Paula Crown Atelier - Exploring the Potent Language of Art
Paula Crown is a multimedia artist with a practice encompassing drawing, painting, video, and sculpture. Crown rigorously incorporates cutting-edge technology, social activism, collaboration, and a commitment to sustainability in her studio practice.
Elevated: Throughout your incredibly successful career, what is a moment that you will never forget?
Paula Crown: “It is so worth it!,” a visitor remarked to friends after seeing the immersive sensory installation, INSIDE MY HEAD, at the Aspen Institute. It was a moment of connection with a total stranger. We, as artists, are often “transmitting” and engaged in the personal process of making. It is a deeply intimate and vulnerable place. Upon hearing the viewer’s comment, there was an energy shift – I was “receiving” – and participating in a conversation beyond myself. Making art was more dimensional and held potential that I had not understood previously.
With 5 public art installations in 2021 alone, what do you envision for the coming year?
We are planning for three public art projects in the next year: in the fall, a ten-foot bronze sculpture named RESILIENCE will be installed at Rockefeller Center in New York. Made during 2020 in Greece, the work is based on a hand-crushed solo cup, torn and twisted. It is part of the SOLOTOGETHER series, a conceptual manifestation of pressures on a body. This became particularly relevant during the pandemic. Our actions reverberate and have consequences. This monumental sculpture endures in the face of challenges, as does humanity. While making the work, Leonard Cohen’s poetic comment echoes in my head: “There is a crack in everything, that’s how the light gets in.” Through resilience, grit, and togetherness, we can go on. Stay tuned for project announcements in Aspen with dichroic glass sculptures and a commission for a six-foot bronze bell in London.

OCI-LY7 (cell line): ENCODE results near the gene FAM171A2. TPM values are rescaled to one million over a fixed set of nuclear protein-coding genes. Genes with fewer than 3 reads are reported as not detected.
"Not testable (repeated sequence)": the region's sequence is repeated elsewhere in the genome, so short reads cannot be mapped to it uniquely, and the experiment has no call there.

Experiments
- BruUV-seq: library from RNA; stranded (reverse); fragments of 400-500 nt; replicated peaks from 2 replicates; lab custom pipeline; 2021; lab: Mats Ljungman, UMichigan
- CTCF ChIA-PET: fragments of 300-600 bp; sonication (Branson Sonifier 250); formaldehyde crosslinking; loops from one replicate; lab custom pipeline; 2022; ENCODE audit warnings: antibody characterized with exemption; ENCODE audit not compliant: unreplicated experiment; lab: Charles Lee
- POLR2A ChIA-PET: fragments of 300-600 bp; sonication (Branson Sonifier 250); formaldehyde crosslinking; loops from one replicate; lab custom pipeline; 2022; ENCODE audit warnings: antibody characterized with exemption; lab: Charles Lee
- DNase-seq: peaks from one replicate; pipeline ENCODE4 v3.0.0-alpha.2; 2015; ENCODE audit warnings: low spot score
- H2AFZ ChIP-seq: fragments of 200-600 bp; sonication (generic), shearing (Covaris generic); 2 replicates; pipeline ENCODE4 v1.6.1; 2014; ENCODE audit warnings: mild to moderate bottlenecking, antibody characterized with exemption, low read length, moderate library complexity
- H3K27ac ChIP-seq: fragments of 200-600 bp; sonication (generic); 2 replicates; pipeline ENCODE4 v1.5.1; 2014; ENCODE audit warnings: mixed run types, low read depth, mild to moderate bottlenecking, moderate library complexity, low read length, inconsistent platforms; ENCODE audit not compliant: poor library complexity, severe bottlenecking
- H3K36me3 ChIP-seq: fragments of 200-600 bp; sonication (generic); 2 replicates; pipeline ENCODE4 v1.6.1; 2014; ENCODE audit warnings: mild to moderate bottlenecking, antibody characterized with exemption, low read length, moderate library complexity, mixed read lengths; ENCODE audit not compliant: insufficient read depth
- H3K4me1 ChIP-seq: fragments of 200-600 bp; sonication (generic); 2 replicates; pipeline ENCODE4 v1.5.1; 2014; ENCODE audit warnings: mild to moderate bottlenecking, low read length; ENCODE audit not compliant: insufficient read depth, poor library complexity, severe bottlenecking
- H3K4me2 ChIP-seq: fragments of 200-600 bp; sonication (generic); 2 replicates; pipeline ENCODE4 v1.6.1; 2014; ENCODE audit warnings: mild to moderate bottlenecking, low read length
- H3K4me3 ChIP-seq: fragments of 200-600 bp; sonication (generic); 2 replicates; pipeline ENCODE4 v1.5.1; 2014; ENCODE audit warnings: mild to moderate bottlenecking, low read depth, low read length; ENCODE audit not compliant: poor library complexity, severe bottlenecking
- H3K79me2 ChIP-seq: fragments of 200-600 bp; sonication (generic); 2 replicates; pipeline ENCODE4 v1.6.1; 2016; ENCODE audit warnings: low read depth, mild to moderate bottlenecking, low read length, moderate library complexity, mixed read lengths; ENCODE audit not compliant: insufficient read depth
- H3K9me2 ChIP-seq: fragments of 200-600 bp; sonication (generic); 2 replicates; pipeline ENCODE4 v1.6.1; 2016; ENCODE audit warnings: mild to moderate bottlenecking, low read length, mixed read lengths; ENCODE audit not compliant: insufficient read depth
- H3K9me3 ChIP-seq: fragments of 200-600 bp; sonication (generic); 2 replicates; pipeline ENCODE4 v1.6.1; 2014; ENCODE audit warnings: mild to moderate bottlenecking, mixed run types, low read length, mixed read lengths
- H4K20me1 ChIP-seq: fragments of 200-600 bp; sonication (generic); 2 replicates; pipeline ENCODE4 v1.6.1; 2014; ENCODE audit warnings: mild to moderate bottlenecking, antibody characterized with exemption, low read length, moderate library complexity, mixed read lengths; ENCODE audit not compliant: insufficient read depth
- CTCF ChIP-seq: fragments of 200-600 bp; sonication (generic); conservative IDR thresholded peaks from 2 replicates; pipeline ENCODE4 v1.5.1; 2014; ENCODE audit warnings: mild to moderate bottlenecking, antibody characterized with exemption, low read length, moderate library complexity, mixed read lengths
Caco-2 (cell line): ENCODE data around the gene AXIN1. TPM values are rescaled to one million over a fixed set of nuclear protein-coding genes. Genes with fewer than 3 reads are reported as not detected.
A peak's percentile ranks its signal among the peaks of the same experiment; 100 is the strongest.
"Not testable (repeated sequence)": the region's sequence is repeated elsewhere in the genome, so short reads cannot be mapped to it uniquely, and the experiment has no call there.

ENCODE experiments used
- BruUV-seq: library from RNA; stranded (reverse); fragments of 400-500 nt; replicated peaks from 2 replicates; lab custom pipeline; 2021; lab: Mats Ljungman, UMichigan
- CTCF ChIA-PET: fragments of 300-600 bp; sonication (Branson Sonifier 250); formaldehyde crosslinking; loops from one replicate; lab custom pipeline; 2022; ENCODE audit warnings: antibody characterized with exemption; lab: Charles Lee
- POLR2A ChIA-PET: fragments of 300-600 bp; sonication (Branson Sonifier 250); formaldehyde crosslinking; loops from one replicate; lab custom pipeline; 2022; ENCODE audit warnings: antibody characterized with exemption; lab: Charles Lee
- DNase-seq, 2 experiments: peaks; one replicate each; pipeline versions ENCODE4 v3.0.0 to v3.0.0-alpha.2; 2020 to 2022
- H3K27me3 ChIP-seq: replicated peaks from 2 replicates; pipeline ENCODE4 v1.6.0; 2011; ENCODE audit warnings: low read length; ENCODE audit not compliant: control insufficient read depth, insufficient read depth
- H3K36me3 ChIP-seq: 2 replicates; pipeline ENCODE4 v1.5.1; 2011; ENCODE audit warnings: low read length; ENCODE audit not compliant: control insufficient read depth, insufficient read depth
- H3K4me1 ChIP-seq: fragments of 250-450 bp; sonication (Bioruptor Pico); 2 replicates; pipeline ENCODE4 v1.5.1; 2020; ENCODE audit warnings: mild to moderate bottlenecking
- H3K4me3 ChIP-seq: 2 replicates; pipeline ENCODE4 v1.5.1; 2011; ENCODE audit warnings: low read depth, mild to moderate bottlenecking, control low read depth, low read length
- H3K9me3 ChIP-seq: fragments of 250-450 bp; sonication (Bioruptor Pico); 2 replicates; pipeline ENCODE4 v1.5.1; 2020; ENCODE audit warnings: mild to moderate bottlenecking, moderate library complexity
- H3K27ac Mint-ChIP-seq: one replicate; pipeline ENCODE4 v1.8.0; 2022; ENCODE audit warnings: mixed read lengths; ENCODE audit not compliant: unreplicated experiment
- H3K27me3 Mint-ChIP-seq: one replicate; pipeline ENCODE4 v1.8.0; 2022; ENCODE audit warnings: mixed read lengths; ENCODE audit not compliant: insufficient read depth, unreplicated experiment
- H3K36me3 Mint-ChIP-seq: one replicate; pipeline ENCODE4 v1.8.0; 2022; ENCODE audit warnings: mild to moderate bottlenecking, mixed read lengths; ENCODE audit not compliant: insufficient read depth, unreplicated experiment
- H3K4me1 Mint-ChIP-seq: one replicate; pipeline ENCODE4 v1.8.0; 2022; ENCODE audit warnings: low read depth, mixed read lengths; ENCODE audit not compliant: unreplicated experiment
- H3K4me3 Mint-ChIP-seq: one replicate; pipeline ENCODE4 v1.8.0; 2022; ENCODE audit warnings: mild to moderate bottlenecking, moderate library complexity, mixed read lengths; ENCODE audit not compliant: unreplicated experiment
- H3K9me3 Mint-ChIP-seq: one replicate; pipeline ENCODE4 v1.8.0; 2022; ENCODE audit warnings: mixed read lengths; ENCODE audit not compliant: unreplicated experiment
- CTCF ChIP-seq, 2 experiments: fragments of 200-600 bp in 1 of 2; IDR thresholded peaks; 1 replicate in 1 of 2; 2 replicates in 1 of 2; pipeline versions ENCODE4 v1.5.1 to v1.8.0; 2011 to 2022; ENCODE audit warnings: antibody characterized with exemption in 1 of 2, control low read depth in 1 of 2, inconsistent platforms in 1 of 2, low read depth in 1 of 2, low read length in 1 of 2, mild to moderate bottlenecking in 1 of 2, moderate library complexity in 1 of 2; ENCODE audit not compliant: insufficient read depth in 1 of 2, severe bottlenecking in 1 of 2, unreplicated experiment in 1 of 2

How does the power of art influence positive change for social movements?
Art is a profoundly potent language. It is uniquely human and can transcend culture, geography, and genres. Artists have innate sensibilities and can synthesize ideas. They create spaces for pause and reflection. Art can transport a viewer to a new place, while standing in exactly the same spot. We need such spaces to hear and reconnect with each other during these turbulent times. Gravity reminds us that each of us belong to the world and to each other.
What sustainable practices do you utilize in your studio?
My studio was designed to be sustainable from the start. Working with the extraordinary architect, Jeanne Gang, we created a LEED Silver studio with proper air filtration systems and recycled materials for the furnishings and shades. For flooring, we salvaged wood from nearby Grant Park. My ethos is to reuse and reimage all of the resources that we already have and to have a light touch on the planet.